Susan VoisinJanuary 23, 2015 at 9:57 am
Lemon juice gives it the kick needed in low-salt recipes. I wouldn’t omit it!
Esther JApril 12, 2014 at 3:54 pm
First time I’ve had spaghetti squash, first time I prepared it–and the results were delicious!
I made all kinds of substitutes though (vegetable substitutes mostly)–for the brussels, I used cauliflower and spinach (and they were frozen and not roasted); for the chickpeas, leftover lentils; and for the lemon juice, lime. With all that, it turned out to be a very nice dish for my tastes.
And the squash is so very yummy! I had to stop myself from eating it just out of the oven. Once, I saw a very renown cooking and household guru and business mogul prepare it on one of her shows, and all I can remember is the amount of olive oil she doused it in. LOADS of it. I recall thinking, “She could fry a whole catfish in all that oil!” Given that, I thought it would be bland. But far from it, it has a nice flavor with sweet tones. So many possibilities for its use.
Thanks for this introductory recipe, Susan. I’ll be happily trying out others.
MollyOctober 26, 2014 at 6:00 pm
I made this for supper today and I guess I was expecting more flavor. I’d be interested in any suggestions for making this dish a little bit more flavorful. I doubled the lemon and basil for more of a kick.
Nadine KurlandJanuary 23, 2015 at 10:52 am
What happened to your Pin button?
Susan VoisinJanuary 23, 2015 at 10:59 am
It went missing, but I think it’s back now. Try refreshing the page.
RebekahFebruary 18, 2015 at 2:45 pm
Just had this for lunch, this was AWESOME. My two toddlers both liked it. I’m surprised to see the other comments about it being bland; I used plenty of pepper flakes and lemon juice, and it turned out very flavorful! I also used fresh basil instead of dried.
VickiMarch 27, 2015 at 3:04 pm
I’m planning to have this for dinner tonight, except I’m subbing Italian turkey sausage for the chickpeas, not because I don’t love chickpeas, but because my grandsons would probably never eat anything I cooked for them ever again if I made this without meat! I also linked to your site and this recipe on my blog: http://www.pinkchihuahuacrafts.blogspot.com/2015/03/o-spaghetti-squash-i-used-to-hate-you-so.html. I don’t have a huge following and doubt you’ll notice an increase in traffic, though … :o)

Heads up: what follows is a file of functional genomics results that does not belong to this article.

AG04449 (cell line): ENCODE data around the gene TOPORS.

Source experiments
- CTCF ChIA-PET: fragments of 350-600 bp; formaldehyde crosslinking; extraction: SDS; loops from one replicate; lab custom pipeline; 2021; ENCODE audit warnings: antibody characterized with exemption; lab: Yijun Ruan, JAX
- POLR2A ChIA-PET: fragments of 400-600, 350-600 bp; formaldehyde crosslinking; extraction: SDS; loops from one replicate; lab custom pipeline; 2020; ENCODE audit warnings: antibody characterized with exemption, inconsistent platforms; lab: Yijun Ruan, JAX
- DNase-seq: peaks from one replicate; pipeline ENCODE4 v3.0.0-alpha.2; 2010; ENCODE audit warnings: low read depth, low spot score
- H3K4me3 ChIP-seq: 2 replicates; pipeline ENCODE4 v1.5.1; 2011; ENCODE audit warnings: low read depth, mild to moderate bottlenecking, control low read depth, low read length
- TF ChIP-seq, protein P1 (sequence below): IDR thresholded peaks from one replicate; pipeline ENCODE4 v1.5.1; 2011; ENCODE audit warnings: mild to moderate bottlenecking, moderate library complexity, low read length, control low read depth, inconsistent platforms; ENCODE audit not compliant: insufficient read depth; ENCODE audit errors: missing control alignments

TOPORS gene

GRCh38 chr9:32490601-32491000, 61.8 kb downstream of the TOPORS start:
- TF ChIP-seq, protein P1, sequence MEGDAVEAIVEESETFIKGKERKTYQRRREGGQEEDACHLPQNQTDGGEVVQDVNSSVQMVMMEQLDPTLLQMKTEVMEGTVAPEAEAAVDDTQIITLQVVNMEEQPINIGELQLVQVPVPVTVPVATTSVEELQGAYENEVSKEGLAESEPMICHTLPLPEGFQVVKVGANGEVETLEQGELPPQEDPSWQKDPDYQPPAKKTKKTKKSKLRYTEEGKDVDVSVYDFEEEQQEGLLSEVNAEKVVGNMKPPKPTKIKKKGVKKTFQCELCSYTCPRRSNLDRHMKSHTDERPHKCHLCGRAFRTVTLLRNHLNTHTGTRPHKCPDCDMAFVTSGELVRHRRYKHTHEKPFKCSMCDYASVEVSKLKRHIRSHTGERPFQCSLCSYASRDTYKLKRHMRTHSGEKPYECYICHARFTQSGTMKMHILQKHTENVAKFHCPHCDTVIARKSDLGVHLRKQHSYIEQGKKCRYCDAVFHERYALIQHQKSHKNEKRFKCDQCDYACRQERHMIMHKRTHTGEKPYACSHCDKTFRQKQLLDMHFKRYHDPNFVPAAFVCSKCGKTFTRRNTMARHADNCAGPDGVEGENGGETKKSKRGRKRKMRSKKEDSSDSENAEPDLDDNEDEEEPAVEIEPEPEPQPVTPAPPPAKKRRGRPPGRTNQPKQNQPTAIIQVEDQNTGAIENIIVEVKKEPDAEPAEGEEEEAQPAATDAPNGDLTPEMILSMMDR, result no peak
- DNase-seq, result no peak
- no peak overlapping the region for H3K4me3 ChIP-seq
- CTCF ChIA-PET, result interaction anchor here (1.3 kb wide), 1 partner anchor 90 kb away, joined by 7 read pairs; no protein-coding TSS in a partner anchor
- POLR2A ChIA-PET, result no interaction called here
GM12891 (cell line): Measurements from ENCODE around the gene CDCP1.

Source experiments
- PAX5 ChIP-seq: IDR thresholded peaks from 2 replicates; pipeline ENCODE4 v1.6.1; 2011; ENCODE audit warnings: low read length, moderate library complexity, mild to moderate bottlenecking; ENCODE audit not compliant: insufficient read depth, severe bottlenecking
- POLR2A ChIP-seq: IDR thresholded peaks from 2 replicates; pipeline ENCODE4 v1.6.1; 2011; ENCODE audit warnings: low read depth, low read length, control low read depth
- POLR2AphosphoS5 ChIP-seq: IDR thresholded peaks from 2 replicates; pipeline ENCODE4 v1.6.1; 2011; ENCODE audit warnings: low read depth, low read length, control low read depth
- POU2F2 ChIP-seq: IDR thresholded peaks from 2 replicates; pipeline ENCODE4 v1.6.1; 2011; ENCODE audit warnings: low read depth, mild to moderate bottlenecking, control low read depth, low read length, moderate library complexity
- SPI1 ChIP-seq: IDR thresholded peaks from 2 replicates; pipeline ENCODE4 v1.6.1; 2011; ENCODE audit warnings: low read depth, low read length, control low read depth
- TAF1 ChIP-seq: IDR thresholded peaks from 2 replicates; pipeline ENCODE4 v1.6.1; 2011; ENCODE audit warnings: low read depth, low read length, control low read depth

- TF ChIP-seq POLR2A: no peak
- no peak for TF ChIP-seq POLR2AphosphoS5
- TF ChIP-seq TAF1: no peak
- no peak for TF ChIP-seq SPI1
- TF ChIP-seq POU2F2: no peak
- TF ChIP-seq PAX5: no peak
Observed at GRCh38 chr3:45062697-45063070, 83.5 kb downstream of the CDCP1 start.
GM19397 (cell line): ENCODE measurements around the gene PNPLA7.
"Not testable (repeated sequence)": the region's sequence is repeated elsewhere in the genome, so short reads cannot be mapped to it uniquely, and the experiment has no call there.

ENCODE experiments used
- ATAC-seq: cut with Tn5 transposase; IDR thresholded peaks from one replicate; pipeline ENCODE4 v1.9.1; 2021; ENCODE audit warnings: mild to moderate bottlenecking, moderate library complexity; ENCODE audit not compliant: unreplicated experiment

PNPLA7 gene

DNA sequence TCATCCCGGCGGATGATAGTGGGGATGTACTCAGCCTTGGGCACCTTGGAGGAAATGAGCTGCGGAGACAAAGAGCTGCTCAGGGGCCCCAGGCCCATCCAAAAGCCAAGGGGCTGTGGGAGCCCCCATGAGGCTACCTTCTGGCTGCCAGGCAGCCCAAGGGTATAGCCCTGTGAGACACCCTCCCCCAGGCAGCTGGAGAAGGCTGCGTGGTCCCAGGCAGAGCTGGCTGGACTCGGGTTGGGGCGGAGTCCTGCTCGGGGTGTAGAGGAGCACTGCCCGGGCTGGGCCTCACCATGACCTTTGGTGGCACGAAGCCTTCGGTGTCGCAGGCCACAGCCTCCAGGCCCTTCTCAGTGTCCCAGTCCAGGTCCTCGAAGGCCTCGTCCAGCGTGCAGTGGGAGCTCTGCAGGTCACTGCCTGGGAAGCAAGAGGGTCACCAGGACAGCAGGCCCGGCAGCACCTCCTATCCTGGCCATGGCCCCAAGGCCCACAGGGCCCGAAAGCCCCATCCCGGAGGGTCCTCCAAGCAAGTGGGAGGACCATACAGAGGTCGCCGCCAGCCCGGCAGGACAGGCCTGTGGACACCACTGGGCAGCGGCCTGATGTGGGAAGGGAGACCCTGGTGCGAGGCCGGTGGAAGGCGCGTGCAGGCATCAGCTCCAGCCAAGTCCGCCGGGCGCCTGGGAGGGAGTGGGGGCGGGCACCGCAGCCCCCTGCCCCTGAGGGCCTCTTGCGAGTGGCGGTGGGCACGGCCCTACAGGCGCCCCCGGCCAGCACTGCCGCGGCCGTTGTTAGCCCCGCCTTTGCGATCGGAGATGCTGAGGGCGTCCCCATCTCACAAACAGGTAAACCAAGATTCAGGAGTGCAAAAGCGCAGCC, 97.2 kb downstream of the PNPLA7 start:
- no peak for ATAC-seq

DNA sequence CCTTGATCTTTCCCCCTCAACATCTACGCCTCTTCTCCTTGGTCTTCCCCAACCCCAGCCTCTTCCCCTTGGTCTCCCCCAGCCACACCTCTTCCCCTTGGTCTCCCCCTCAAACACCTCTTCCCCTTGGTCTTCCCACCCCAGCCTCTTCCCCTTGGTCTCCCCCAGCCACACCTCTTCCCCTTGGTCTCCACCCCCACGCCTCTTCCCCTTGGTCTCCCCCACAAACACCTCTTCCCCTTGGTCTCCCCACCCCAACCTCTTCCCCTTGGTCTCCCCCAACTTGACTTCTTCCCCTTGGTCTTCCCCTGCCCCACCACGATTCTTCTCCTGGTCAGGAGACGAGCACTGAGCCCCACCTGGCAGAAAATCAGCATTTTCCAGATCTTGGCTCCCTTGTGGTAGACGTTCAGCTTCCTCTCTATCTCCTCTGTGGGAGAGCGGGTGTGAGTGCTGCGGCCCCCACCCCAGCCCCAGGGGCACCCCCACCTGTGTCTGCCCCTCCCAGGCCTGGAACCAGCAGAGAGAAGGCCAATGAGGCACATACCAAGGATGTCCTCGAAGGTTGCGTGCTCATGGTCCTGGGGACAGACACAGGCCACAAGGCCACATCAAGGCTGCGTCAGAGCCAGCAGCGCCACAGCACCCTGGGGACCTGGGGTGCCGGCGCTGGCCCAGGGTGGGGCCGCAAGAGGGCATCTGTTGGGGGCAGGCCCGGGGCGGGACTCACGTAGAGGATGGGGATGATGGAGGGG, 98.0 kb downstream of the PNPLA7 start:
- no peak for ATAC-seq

DianneJune 15, 2015 at 10:55 am
Hi – This looks great. I’m slightly allergic to chick peas. Do you have a recommendation for a substitution or should I just leave them out?
Susan VoisinJune 15, 2015 at 12:45 pm
I think another white bean or cubes of baked tofu would be good, but you could leave them out if you prefer.
Becky PostonApril 11, 2018 at 7:36 am
I made this following the recipe but was unsuccessful. We really enjoy spaghetti squash and roasted brussel sprouts so I thought this would be a real winner. However, we found it to be very bland. The onion flavor was lost, the sprouts needed some flavor to have been added when roasting, and the lemon and basil disappeared. I would only make this combination again by at least doubling the onion and all spices plus seasoning my sprouts when roasting. This was a real disappointment except for the calories.
LoriNovember 24, 2018 at 9:05 am
I’ve been searching for an old recipe that I seem to have lost and was hoping it struck a cord with you. I thought it was from Vegetarian Times but it isn’t in their on line archives. It was a very simple spaghetti squash, navy beans, and corn saute with manchengo cheese. It was called Three Sisters of … something. Anyway, in the meantime I’ve stumbled across another of your delicious creations. I have garbanzos in the pressure cooker now so I can try this for supper tonight. Can’t wait! Thanks, as always, for your hard work to share good food!
NicholeJuly 16, 2020 at 8:07 pm
Thanks for sharing this!
I made a version that was oil-free and used the microwave for cooking the spaghetti squash.
I had spaghetti squash for the first time a few months ago – interesting sweet replacement for angel hair pasta. For that dish, I made a tangy sauce with soy yogurt and finely ground sunflower seeds,
adapted from your
Delicious healthy recipes!